This post is one of ten appearing in the series 10 Ways To Improve Your Landscape Photography. Many of us use zoom lenses and most cameras are bundled with zoom "kit" lenses. Whilst zoom lenses are highly convenient and their performance is much improved, the key downside to a zoom lens is that they make us somewhat blind to the effects of focal length.
When we start out we think the key role of focal length is to fit in as much as we can into a picture (wide angle) or to "zoom in" to make something far away bigger in our picture (telephoto). But there are many other factors that the focal length affects: the relative size and positions of objects to each other in the frame, perspective distortion, depth of field and lens distortion to name a few.
The common approach with a zoom lens is to use the zoom to make our subject fit into the frame in the way that we would like. The result of this habit is that generally we don't appreciate the effect of focal length on other elements within the image, only on how big our subject is.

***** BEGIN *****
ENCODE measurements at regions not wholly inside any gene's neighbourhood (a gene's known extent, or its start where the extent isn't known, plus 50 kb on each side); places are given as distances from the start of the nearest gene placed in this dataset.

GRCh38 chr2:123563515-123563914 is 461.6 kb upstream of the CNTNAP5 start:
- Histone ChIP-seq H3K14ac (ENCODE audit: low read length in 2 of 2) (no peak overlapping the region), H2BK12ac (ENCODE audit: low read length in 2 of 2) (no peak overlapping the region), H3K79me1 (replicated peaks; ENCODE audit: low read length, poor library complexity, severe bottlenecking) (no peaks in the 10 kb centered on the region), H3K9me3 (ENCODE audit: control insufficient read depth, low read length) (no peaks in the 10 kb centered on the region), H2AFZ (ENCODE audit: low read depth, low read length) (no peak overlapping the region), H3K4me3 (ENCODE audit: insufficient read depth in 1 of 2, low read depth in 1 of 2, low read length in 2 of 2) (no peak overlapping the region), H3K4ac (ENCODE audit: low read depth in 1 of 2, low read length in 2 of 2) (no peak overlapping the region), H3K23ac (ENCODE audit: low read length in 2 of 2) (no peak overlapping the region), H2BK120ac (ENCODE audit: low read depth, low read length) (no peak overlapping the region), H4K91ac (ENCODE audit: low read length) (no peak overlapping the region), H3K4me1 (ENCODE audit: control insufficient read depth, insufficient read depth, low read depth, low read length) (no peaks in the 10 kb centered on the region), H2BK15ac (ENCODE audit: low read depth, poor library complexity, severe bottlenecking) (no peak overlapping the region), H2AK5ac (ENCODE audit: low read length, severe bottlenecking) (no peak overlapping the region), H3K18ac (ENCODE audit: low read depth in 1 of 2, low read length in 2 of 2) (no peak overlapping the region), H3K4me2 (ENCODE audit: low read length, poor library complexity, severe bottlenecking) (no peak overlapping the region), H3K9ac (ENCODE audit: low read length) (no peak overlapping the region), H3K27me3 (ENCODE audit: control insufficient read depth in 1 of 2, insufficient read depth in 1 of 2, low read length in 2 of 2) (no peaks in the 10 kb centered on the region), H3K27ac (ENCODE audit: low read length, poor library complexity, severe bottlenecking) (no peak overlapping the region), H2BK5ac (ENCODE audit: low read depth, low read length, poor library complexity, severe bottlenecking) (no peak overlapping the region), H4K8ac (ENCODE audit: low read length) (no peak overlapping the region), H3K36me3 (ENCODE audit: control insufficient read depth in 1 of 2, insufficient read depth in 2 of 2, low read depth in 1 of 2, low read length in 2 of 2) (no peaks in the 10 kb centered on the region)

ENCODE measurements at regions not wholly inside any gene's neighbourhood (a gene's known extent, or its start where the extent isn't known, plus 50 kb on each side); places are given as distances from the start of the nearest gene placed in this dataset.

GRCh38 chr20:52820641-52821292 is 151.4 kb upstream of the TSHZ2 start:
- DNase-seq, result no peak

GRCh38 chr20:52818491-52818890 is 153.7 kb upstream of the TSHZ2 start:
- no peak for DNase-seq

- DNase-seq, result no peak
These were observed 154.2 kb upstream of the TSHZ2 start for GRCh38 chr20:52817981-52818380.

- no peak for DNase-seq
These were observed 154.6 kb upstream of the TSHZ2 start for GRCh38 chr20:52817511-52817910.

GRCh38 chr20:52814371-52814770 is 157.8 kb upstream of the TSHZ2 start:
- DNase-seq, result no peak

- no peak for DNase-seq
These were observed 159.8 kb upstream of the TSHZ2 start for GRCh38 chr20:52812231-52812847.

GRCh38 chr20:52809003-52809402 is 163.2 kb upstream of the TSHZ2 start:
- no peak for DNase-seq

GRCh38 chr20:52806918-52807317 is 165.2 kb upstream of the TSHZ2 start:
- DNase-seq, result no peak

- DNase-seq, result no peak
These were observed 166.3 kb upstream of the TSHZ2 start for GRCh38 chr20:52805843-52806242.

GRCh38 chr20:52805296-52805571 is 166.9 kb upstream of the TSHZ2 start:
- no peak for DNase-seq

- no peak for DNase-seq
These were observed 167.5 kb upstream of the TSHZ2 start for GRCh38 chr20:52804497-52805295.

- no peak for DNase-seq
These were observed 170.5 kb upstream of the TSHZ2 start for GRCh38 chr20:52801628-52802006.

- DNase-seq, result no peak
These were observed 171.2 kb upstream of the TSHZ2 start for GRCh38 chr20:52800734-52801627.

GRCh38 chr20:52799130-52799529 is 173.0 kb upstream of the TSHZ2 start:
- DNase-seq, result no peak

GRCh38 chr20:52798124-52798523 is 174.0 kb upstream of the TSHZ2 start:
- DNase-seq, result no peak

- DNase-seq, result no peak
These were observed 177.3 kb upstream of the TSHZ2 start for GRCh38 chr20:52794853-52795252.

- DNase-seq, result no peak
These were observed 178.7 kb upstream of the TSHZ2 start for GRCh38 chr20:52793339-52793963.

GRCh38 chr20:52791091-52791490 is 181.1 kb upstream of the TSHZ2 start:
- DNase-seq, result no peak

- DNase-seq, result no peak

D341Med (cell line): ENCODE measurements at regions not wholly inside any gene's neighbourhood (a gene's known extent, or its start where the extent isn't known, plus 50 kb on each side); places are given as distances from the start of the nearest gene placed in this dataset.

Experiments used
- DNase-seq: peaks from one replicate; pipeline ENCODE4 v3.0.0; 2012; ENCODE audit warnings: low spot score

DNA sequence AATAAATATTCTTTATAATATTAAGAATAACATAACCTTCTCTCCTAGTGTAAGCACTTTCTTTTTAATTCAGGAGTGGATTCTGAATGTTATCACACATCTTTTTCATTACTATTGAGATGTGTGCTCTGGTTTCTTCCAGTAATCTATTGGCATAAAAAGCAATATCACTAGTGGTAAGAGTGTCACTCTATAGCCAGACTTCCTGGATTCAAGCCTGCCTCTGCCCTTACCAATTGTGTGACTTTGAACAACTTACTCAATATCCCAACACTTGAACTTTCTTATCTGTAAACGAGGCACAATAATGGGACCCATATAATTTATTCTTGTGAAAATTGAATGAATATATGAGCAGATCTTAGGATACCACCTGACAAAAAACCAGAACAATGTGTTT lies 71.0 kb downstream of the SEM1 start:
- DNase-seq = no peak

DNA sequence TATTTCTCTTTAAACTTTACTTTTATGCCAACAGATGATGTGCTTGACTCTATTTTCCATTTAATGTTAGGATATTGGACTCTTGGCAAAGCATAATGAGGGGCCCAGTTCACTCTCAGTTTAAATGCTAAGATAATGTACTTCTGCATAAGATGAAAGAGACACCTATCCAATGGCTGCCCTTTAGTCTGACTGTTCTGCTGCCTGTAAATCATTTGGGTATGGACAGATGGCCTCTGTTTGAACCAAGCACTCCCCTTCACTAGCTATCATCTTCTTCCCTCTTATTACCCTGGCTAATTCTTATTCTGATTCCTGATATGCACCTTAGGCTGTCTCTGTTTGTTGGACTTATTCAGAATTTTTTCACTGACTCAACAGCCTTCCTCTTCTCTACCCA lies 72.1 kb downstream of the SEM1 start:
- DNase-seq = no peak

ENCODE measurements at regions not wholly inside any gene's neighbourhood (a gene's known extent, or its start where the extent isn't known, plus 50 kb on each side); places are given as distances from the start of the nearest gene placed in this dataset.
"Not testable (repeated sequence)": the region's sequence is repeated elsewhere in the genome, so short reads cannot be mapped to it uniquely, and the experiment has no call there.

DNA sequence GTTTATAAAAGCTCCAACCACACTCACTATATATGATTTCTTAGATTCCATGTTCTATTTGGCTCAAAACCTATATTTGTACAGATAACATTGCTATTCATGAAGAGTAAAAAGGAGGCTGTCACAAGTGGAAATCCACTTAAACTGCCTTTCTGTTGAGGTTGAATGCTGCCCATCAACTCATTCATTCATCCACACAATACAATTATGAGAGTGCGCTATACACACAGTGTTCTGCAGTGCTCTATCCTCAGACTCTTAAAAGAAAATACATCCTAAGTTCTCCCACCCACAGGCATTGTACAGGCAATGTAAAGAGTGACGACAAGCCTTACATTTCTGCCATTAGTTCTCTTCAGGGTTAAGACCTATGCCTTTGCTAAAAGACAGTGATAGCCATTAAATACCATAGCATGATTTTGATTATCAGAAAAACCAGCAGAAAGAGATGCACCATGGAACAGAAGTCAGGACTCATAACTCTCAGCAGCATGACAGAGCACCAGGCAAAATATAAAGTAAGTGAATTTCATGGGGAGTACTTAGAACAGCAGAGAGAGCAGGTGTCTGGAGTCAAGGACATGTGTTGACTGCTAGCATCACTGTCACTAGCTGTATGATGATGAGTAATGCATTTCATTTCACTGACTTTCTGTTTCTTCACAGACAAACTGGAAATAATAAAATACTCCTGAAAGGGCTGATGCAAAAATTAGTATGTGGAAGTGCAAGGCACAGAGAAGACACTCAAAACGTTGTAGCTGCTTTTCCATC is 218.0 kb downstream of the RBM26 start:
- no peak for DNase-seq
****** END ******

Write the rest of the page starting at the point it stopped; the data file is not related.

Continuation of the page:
It's a good practive to spend more time using a certain focal length to build up an understanding of the effects of that focal length. If you do have a zoom, you can do this by taping the zoom ring down or just forcing yourself not to touch it. It will be tricky at first but you'll build up a mental inventory of how that focal length works.
Over time you will more quickly identify what length you need for a particular scene and choose an appropriate position to suit, rather than remaining in your initial position and using the zoom to compensate. There are many benefits to this and better images result.
Having had an entirely zoom lens lineup previously I've now switched to using prime (fixed focal length) lenses almost exclusively and this has really helped me to 'see' better.